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Some players feel like they should be around forever, but a small subset of those players truly engineer that fate. In honor of his retirement, and to look back at his long and editorialized career, let's review 19 years of BP Annual comments about him, as he grew from a midwestern cast-off to playoff hero of a generation.

Year Comment
2016 Throw out anything you think you know about aging curves or the rules of baseball in general; they don't apply to Ortiz. Since the last Annual publication, Ortiz added another 37 homers to his total, joined the 500 home run club, logged his most innings in the field since 2006 (still just 60, but hey) and turned 40 years old. Just about everything that could've gone right for Ortiz in 2015 did. He stayed on the field, continued to post an absurdly good K/BB% for a power hitter, recorded his most plate appearances since 2009 and padded what should be a Hall of Fame resume. If you want to nitpick, Ortiz's stats against southpaws took a turn for the worse, but his 1.008 OPS against right-handers is enough to justify his role and salary. Big Papi chose to hang up the cleats after 2016, but it looks as though we'll be spared a Jeterian limp to the finish line. Enjoy this ride while it lasts, because there's never going to be anyone quite like Ortiz ever again.
2015 Throw out anything you think you know about aging curves or the rules of baseball in general; they don't apply to Ortiz. Since the last Annual publication, Ortiz added another 35 homers to his total, surpassed the 1,500 RBI mark, signed a new contract and finished third in the city of Boston in a Mayoral race in which he did not run. Some BABIP fluctuation led to a lower average, but Ortiz posted identical ISO marks in 2013 and 2014, and markedly similar walk and strikeout rates, too. Ortiz will be 39 for the entirety of the 2015 season, but there's no reason to expect anything but more of the same out of him. There's going to be a statue outside Fenway with his likeness some day, and a plaque in Cooperstown with his face on it, too. Enjoy the ride while it lasts, because there's never going to be anyone quite like Ortiz ever again.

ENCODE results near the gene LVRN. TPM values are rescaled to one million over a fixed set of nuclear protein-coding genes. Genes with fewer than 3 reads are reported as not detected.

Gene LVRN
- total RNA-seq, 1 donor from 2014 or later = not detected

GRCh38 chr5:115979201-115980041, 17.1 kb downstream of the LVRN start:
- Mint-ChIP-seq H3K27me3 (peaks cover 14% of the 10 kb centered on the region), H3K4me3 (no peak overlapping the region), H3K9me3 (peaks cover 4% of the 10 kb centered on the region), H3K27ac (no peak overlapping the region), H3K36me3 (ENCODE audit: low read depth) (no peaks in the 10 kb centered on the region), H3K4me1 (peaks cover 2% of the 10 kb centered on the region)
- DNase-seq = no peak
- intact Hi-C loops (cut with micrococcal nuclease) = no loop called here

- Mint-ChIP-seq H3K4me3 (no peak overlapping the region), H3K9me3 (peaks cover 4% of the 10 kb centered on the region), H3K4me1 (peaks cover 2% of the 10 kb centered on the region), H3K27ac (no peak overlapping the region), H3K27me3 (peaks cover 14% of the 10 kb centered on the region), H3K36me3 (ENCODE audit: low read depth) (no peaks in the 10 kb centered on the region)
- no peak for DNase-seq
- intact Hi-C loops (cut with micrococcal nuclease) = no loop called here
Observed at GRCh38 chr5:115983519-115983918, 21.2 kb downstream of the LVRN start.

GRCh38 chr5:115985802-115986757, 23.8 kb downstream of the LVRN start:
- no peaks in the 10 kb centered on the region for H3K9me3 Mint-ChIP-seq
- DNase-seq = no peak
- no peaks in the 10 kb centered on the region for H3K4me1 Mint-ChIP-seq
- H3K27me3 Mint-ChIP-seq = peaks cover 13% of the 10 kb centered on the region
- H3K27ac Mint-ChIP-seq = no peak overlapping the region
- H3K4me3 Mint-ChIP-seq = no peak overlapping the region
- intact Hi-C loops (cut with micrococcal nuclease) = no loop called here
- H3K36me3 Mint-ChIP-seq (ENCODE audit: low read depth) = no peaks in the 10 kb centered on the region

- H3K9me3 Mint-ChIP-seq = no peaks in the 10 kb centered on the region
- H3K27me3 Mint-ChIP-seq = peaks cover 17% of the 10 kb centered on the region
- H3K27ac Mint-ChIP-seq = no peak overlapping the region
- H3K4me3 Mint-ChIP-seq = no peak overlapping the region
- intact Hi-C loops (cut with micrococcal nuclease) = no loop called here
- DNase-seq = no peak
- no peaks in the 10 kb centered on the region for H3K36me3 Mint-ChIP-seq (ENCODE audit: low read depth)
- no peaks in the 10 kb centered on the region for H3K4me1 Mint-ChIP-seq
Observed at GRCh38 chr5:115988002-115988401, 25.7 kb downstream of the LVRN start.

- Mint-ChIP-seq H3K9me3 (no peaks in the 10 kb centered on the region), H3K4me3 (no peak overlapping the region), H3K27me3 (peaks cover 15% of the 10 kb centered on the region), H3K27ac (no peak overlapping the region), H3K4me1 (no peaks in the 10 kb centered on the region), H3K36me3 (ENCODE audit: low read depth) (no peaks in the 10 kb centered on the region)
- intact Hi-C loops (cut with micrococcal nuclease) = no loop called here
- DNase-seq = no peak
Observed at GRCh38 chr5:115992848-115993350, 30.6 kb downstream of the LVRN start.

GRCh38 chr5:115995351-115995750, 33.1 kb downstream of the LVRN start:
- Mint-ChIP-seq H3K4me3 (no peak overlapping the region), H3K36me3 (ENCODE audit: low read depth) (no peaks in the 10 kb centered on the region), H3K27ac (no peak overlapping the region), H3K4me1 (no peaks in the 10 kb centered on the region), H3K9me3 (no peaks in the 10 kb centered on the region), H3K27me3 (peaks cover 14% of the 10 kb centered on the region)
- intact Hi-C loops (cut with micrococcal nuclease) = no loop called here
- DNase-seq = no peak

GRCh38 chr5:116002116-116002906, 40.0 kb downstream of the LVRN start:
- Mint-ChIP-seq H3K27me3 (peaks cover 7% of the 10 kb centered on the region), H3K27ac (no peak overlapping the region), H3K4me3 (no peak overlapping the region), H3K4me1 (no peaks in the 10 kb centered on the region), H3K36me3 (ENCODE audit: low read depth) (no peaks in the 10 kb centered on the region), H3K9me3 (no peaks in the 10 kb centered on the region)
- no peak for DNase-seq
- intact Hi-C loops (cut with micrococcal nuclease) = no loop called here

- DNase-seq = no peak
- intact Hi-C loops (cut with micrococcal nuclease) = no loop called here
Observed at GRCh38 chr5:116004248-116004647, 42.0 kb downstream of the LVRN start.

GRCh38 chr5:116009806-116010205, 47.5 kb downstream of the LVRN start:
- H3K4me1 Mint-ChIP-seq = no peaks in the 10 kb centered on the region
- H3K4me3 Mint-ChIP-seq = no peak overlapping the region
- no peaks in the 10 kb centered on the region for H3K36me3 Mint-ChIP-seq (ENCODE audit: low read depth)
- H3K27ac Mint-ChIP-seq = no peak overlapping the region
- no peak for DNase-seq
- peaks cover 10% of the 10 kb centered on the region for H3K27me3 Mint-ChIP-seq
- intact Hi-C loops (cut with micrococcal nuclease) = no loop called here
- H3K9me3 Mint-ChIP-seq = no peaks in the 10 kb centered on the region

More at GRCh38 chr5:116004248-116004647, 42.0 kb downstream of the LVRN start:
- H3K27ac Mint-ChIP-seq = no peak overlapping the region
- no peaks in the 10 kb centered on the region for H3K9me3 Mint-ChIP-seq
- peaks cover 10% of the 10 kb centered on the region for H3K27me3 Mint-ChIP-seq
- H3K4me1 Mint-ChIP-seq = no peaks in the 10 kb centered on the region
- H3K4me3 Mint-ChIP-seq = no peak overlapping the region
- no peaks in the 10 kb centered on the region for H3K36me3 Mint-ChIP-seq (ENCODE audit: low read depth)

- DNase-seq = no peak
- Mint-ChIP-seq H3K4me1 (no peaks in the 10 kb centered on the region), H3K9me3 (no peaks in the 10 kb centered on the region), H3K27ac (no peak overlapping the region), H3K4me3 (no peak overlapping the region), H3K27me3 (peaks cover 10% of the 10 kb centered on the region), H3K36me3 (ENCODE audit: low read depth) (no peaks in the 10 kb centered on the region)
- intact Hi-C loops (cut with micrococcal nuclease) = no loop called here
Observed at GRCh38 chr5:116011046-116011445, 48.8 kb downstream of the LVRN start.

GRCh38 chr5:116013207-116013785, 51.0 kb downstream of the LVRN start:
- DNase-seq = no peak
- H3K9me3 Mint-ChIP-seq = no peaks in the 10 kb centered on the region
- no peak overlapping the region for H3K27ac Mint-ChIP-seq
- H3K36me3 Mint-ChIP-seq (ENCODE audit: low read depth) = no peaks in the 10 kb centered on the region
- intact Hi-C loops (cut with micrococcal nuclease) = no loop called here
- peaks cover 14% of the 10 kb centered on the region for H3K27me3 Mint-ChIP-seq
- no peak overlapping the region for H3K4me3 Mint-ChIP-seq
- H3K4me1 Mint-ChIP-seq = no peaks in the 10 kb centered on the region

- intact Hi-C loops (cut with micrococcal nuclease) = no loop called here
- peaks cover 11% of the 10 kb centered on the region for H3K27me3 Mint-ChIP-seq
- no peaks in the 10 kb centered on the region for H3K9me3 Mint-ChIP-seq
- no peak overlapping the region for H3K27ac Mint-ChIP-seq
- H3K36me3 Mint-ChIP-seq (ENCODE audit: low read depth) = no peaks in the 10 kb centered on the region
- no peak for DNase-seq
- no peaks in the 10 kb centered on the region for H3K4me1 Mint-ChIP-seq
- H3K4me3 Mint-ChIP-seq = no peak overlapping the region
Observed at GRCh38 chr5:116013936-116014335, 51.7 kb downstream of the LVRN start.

2014 What is there to say about David Ortiz at this point? Big Papi is an icon in the baseball world, and inexplicably still one of the great hitters in the game, despite looking like he was winding down four or five years ago. He came back from an Achilles injury to post one of the greatest offensive seasons for a 37-year-old in history, and that was before he hit .688/.760/1.188 in the World Series. He called his two-homer game against David Price in the ALDS, and even wore an incredible, stylish suit to the clubhouse, stating he knew he needed it for the post-game interview that would follow his achievement. The man wears a quarter-million dollar necklace during games, and chugged a rare, $100,000 bottle of champagne after winning the World Series and MVP honors. Ortiz is more than a baseball player: He's a genuine character, an individual, and a presence in a game that too frequently tries to hide those attributes. No one knows when this ride is going to end, but the where should be in upstate New York.